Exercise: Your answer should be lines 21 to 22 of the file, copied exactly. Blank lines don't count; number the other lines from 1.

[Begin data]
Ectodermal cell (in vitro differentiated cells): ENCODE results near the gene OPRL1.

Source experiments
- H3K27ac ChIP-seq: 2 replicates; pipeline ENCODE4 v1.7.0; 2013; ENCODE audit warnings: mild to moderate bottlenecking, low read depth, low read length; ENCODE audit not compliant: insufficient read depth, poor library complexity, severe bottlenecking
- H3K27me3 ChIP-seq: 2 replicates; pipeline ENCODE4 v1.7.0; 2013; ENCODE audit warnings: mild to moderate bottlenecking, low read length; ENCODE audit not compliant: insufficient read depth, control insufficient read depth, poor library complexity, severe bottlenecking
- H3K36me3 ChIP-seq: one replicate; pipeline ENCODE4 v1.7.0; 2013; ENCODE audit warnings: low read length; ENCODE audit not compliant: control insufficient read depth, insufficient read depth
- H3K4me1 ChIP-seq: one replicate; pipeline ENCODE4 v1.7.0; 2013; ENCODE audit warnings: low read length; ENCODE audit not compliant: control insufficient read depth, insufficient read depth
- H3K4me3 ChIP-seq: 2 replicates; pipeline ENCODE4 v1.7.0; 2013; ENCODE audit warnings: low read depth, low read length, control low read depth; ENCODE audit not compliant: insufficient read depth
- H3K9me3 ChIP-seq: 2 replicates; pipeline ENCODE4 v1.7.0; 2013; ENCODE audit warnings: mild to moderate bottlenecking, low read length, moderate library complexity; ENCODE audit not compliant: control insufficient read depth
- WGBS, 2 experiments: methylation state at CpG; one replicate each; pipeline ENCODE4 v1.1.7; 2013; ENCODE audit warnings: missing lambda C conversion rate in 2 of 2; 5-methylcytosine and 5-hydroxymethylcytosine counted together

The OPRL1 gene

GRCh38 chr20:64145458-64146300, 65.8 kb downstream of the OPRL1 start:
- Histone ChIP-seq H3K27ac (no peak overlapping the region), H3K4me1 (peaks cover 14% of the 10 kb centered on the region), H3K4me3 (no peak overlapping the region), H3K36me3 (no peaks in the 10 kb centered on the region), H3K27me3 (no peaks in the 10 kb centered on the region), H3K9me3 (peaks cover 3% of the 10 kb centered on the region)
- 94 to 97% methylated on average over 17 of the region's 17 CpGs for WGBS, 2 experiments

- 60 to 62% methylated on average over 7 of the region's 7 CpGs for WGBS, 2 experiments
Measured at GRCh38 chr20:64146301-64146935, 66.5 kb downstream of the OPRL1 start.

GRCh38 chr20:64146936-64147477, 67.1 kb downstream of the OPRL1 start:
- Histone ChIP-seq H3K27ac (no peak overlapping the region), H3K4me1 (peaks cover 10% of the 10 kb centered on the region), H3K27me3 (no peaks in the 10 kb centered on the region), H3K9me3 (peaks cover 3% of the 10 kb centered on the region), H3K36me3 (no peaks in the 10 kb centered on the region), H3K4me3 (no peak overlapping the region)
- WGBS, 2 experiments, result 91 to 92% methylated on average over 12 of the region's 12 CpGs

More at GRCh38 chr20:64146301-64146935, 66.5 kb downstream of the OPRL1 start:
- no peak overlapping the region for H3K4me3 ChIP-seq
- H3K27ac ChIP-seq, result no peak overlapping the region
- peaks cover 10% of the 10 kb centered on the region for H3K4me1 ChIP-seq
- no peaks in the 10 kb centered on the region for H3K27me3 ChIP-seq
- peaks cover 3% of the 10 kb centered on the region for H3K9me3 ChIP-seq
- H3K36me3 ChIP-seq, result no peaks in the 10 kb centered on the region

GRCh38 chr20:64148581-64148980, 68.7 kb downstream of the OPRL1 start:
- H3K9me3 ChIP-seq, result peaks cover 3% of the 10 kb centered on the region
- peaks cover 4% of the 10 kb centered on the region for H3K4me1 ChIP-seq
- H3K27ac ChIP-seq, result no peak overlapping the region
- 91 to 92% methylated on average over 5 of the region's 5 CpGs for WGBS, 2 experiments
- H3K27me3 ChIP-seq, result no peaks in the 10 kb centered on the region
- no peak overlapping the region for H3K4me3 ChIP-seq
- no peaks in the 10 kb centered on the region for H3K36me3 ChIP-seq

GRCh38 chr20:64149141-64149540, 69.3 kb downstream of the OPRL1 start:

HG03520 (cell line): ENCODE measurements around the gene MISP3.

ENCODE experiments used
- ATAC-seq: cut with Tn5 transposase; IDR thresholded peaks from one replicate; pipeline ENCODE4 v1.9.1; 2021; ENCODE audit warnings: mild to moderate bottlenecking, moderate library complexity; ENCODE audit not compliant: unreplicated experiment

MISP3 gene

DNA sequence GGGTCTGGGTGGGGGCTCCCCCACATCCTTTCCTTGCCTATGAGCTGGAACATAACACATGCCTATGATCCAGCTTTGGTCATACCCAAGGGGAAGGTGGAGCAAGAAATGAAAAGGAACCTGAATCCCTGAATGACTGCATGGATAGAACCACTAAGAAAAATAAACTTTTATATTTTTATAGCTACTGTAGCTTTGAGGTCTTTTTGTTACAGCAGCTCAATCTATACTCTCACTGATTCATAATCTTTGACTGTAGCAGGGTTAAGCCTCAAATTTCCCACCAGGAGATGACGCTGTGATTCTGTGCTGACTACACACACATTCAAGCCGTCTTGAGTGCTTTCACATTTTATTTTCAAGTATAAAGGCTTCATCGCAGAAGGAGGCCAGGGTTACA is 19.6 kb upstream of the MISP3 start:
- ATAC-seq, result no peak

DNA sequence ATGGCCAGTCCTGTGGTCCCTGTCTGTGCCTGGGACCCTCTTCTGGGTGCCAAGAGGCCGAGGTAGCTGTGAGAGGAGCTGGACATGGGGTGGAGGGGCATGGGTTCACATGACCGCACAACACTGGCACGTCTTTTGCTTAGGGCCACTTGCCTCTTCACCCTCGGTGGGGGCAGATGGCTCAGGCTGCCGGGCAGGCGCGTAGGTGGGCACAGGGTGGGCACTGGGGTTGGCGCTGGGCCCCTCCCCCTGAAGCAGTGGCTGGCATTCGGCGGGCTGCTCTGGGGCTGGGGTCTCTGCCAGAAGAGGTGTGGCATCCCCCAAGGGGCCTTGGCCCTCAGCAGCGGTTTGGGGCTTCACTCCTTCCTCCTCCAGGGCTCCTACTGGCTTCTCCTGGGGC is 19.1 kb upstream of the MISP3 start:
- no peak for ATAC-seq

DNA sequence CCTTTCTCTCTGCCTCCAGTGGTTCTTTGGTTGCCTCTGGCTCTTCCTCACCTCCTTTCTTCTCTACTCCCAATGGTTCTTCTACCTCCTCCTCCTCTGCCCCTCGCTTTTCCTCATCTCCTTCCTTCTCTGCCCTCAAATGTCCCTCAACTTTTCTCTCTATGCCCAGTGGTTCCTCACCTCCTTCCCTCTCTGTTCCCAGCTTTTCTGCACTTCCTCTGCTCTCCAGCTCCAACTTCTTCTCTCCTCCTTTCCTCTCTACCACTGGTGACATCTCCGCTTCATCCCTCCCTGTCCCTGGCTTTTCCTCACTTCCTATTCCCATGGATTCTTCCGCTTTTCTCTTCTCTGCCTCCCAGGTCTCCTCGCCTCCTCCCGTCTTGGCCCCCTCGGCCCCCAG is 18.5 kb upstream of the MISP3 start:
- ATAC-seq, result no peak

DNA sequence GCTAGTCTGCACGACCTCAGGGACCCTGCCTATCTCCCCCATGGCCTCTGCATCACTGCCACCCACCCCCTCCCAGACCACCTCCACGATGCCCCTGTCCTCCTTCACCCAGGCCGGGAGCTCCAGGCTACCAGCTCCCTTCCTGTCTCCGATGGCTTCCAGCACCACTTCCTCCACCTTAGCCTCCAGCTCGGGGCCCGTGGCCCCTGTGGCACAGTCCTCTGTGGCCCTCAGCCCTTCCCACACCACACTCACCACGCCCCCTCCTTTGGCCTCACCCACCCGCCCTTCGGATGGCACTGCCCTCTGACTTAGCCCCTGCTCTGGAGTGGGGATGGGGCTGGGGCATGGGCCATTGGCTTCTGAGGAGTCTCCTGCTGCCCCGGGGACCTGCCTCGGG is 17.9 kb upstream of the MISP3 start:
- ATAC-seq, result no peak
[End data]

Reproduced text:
- H3K27ac ChIP-seq, result no peak overlapping the region
- peaks cover 10% of the 10 kb centered on the region for H3K4me1 ChIP-seq